DeLisha Milton-Jones

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Delisha Milton-Jones
DeLisha Milton-Jones-2007-All-Star-July-15-2007.jpg
DeLisha Milton-Jones at the 2007
WNBA All-Star game.
Pepperdine Waves
Position Head coach
League West Coast Conference
Personal information
Born (1974-09-11) September 11, 1974 (age 43)
Riceboro, Georgia
Nationality American
Listed height 6 ft 1 in (1.85 m)
Listed weight 185 lb (84 kg)
Career information
High school Bradwell Institute
(Hinesville, Georgia)
College Florida (1993–1997)
NBA draft 1999 / Round: Supplemental / Pick: 4th overall
Selected by the Los Angeles Sparks
Playing career 1999–2015
Position Small forward / Power forward
Coaching career 2016–present
Career history
As player:
1999–2004 Los Angeles Sparks
2002–2003 UMMC Ekaterinburg
2005–2007 Washington Mystics
2005–2006 Gambrinus Brno
2006–2008 Ros Casares Valencia
2008–2009 Ros Casares Valencia
2008–2012 Los Angeles Sparks
2013 San Antonio Silver Stars
2013–2014 New York Liberty
2014–2015 Atlanta Dream
As coach:
2016–2017 Pepperdine (assistant)
2017–present Pepperdine
Career highlights and awards
Career statistics
Field goals completed .440
Free throws completed .790
Points scored 5,571
Stats at WNBA.com
Stats at Basketball-Reference.com

DeLisha Lachell Milton-Jones (born September 11, 1974), née DeLisha Lachell Milton, is an American retired professional basketball player and current head coach of the Pepperdine Waves women's basketball team. Milton-Jones played college basketball for the University of Florida. In her seventeen-season WNBA career, she has played for the Washington Mystics, the Los Angeles Sparks (twice), the San Antonio Stars, and the New York Liberty. She is a two-time Olympic gold medalist and a two-time WNBA champion, and has been selected to the WNBA All-Star Game three times.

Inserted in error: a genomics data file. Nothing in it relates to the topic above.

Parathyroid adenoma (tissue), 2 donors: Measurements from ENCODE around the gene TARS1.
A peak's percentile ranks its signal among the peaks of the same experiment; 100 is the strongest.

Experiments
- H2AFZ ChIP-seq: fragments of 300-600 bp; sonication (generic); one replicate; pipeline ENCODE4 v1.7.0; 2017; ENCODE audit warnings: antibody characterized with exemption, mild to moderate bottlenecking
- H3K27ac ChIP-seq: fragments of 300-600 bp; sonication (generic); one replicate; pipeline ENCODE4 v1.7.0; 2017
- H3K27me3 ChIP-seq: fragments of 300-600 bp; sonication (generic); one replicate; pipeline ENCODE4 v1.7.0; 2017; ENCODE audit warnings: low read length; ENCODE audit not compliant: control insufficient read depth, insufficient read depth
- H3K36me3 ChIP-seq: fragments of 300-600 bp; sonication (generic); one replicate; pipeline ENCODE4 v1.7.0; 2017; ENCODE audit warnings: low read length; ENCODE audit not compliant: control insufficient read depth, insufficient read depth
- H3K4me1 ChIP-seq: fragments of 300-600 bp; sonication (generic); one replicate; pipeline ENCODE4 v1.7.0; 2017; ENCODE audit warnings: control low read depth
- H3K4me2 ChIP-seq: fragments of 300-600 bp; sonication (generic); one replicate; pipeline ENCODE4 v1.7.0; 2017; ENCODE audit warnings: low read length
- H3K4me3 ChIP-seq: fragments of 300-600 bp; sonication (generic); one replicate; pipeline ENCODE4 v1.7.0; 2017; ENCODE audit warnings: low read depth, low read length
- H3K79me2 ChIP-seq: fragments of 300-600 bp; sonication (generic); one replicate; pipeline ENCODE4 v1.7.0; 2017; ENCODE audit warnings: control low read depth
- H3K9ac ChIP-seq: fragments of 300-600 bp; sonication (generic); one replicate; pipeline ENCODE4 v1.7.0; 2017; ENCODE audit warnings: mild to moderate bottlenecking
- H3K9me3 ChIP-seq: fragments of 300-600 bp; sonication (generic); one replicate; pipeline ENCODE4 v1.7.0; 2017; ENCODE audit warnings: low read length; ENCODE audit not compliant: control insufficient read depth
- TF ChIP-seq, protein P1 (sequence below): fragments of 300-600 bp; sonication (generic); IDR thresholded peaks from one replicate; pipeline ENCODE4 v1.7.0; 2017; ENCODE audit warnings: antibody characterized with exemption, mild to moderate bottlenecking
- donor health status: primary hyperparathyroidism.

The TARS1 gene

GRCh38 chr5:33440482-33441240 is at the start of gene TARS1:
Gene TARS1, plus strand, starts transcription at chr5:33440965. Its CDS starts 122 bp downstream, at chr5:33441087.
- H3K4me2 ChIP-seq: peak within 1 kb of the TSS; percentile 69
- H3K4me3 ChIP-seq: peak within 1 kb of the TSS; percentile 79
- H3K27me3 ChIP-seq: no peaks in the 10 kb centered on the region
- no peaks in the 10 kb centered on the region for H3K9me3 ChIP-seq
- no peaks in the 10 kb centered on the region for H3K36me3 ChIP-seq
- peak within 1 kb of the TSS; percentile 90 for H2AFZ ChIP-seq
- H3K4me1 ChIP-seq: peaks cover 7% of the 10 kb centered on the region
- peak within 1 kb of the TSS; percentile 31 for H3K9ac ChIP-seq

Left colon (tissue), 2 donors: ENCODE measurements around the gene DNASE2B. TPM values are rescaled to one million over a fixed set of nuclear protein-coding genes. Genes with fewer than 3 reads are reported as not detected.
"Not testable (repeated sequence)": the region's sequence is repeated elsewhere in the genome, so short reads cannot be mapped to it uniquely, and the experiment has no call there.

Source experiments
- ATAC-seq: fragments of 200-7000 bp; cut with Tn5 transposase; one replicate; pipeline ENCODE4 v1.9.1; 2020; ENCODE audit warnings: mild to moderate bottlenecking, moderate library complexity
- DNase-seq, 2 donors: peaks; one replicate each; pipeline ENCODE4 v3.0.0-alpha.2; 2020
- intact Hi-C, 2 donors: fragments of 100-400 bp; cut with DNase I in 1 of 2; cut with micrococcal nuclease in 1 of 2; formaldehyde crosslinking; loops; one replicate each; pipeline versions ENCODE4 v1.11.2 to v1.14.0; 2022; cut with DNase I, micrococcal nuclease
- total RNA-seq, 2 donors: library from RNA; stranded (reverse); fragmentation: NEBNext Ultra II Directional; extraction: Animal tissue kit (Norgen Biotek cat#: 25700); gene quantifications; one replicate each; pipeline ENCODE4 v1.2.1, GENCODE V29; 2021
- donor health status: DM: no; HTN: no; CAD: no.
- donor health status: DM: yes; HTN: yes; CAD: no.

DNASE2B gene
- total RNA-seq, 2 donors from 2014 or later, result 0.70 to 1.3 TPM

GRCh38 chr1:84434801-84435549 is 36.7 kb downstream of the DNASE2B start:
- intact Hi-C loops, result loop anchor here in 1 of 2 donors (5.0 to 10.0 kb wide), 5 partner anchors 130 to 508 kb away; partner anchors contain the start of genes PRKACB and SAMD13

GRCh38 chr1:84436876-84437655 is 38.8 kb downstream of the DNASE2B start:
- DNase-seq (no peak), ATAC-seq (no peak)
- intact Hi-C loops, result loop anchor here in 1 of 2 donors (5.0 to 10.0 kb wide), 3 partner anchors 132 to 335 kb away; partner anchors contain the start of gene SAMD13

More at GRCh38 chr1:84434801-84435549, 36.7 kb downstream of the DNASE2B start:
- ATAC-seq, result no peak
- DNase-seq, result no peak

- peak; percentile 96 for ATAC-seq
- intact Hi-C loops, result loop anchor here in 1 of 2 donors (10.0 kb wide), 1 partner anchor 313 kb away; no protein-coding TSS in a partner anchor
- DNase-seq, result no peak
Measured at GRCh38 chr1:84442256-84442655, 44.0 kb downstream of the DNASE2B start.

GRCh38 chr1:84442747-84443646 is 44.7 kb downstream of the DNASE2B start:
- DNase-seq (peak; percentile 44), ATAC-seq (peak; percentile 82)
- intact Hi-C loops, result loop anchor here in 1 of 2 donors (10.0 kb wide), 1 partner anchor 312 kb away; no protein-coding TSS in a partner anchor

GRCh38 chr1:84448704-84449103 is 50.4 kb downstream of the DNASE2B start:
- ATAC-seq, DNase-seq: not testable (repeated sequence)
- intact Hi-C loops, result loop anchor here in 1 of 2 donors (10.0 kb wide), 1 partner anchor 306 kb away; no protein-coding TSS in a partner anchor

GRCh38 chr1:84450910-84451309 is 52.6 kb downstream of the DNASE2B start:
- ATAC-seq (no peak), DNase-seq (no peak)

Early years[edit]

Milton-Jones was born in Riceboro, Georgia in 1974. According to a DNA analysis, she descended, mainly, from Yoruba people and Hausa people of Nigeria.[1] She attended Bradwell Institute in Hinesville, Georgia, where she played high school basketball for the Bradwell Tigers. Milton-Jones graduated from Bradwell in 1993.

College career[edit]

Milton-Jones accepted an athletic scholarship to attend the University of Florida in Gainesville, Florida, where she played for coach Carol Ross's Florida Gators women's basketball team from 1993 to 1997. She was a four-year letterman, and led the Lady Gators to four consecutive NCAA Tournament appearances. As a senior in 1996–97, she was recognized as an All-American by the Associated Press, Kodak and the Basketball Times; she was also the winner of the Wade Trophy and the Honda Sports Award for basketball, recognizing the best women's basketball player in NCAA Division I.[2]

Milton-Jones was inducted into the University of Florida Athletic Hall of Fame as a "Gator Great" in 2007.[3][4]

Florida statistics[edit]

Source[5]

Legend
  GP Games played   GS  Games started  MPG  Minutes per game
 FG%  Field goal percentage  3P%  3-point field goal percentage  FT%  Free throw percentage
 RPG  Rebounds per game  APG  Assists per game  SPG  Steals per game
 BPG  Blocks per game  PPG  Points per game  Bold  Career high
Year Team GP Points FG% 3P% FT% RPG APG SPG BPG PPG
1993-94 Florida 29 339 48.7% 0.0% 61.2% 11.5 1.1 2.4 0.4 11.7
1994-95 Florida 33 444 56.8% 0.0% 61.8% 6.6 0.8 2.5 0.4 13.5
1995-96 Florida 30 462 47.9% 0.0% 69.0% 8.7 1.6 1.5 0.5 15.4
1996-97 Florida 33 613 56.3% 0.0% 75.6% 8.9 2.0 2.6 0.6 18.6
TOTALS Florida 125 1858 52.7% 0.0% 67.9% 8.9 1.4 2.2 0.1 14.9

USA Basketball[edit]

Milton-Jones represented the USA at the 1997 World University Games held in Marsala, Sicily, Italy in August 1997. The USA team won all six games, earning the gold medal at the event. Milton-Jones averaged 10.3 points per game and recorded 14 steals, second highest on the team.[6]